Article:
“100% Sk8 Shoe-PEACE,” by Inga Guzyte | Credit: Josef Woodard

It’s hip to be small, once again. The Small Images show at Santa Barbara City College’s Atkinson Gallery has deep roots. Now in its 38th iteration, the exhibition returns to the Atkinson, after having been kiboshed during the pandemic. It’s an inspiring case of reengagement with an important forum for artists from the Tri-Counties and a survey of artists both familiar and new.

A view of the Atkinson Gallery’s “Small Images” show | Credit: Josef Woodard

This year’s roster is more selective and spare than years past. The beholding eye can breathe and focus on what’s in the room. Lum Art Magazine provided the jurying duty, paring down 205 entries by 99 artists to a doable load of 59 artists, working in various media and with diverse goals and artistic voices.

A good place to start is Seyburn Zorthian’s “Espana 10,” (the show’s first place/runner-up) which packs a fiery abstract energy into the smallest piece in the room. In the Grand Prize slot (nabbing a $1,000 prize) was Kevin Clancy’s winkingly clever, info-overload-questioning pile-up of screens, in the hands of a baby. Welcome to the wired/wireless world, wee one. Other notable entries in the painting category include Maria Rendon’s “The Last Sunset,” with a foreboding “X” above and below ground hinting at ominous fates, and Mark Lozano’s tranquil, ambience-capturing “Still Life by Window.”

Joyce Wilson’s “The Bough Bends” is a woodsy scene of muted palette and introspective reflection, drawing our attentions inward, while Marita Redondo’s “Aunt Suzy” is a simple, affecting family figure portrait, with faceting brushwork distinguishing it from standard-practice painting formula. Corinne Trujillo’s “Extinct” is a soft-spoken, melancholic vision of a bygone bovine.

Three-dimensional art is carefully dispersed on the gallery floor, creating a happy slalom effect for visitors. As we enter the gallery, an eye-grabbing greeter appears in animal form. Elizabeth (Betsy) Gallery (yes, she must be tired of confirming, that is her real family name) shows off both her expert mosaic skills and a certain animalistic charm with her cuddly sculpture “Mar a Lago Fake Souvenir: Day of the Dead Bear.”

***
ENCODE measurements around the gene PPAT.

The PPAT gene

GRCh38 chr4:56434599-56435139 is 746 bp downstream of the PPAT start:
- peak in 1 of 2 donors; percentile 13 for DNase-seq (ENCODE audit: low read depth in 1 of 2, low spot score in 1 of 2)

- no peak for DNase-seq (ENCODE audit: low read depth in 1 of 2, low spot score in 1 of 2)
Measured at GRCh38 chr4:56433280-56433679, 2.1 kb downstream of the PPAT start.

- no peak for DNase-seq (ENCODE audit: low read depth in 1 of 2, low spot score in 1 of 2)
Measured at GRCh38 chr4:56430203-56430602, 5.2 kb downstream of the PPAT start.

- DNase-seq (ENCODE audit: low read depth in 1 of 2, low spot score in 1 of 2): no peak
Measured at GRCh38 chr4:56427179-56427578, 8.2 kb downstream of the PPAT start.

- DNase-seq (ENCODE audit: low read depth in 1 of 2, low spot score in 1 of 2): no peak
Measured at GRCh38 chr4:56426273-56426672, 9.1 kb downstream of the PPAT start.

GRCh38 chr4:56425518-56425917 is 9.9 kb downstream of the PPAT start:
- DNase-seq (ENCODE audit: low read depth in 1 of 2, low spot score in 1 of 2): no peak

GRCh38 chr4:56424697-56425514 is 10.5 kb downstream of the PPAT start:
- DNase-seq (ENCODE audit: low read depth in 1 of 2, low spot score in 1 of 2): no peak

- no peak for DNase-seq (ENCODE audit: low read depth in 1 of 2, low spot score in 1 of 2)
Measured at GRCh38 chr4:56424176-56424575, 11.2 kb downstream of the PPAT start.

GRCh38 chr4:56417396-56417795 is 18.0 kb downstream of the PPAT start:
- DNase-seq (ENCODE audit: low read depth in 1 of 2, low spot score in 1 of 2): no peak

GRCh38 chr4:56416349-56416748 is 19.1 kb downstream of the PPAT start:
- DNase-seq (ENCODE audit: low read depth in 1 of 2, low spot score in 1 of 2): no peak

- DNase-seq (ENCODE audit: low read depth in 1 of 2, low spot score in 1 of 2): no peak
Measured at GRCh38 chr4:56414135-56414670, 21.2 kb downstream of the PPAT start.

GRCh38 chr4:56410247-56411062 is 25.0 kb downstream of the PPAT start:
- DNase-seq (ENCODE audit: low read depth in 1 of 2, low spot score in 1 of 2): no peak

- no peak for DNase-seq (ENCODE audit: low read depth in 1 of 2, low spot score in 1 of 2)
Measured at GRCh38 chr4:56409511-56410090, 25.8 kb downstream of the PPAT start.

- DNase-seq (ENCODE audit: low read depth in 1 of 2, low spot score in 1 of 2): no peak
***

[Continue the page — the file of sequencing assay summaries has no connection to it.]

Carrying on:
Kevin Clancy’s Grand Prize winning piece | Credit: Lum Art Magazine

Another well-known purveyor of sculpture created from unlikely materials is Inga Guzyte, whose unique panache in working with repurposed skateboard decks — and repurposed skate-culture iconography — comes through in the footwear-riffing “100% Sk8 Shoe-PEACE.” On the opposite side of the same post, Cynthia Martin’s “HERE’S A GREAT OFFER FOR YOU” combines her way with a wavy, sea-minded abstract painting tucked into a sturdy metal frame equipped with anchor imagery and the title in etched letters.

The coy title of Pausha Foley’s “Red Poppies” isolates the bed of flowers serving as a plush ground for the real subject, a mutant mix of woman and rabbit, in a work at once surreal and sensuous. Similarly, sensuality takes a strange turn or two in Sol Hill’s “Light Vessels — Luminous Void,” a mixed-media piece in which a mystical nude figure appears to be cosmically irradiated from within.

Some artists are already pre-calibrated to work well in scaled-down dimensions. Take, for an ideal example, assemblage artist Michael Long. Without screaming out for attention in a room of louder visuals, his “Abandoned Dwelling” pulls us into its spot in the gallery corner. On close inspection, the work might evoke a dilapidated, funked-up stage set for a Beckett play, fastidiously rendered with the artist’s miniaturist aplomb in check.

As we’ve learned from this exhibition’s long-standing tradition and example, small art can speak volumes.

Small Images: 38th Anniversary Exhibition is on view at SBCC’s Atkinson Gallery through March 30. See gallery.sbcc.edu.


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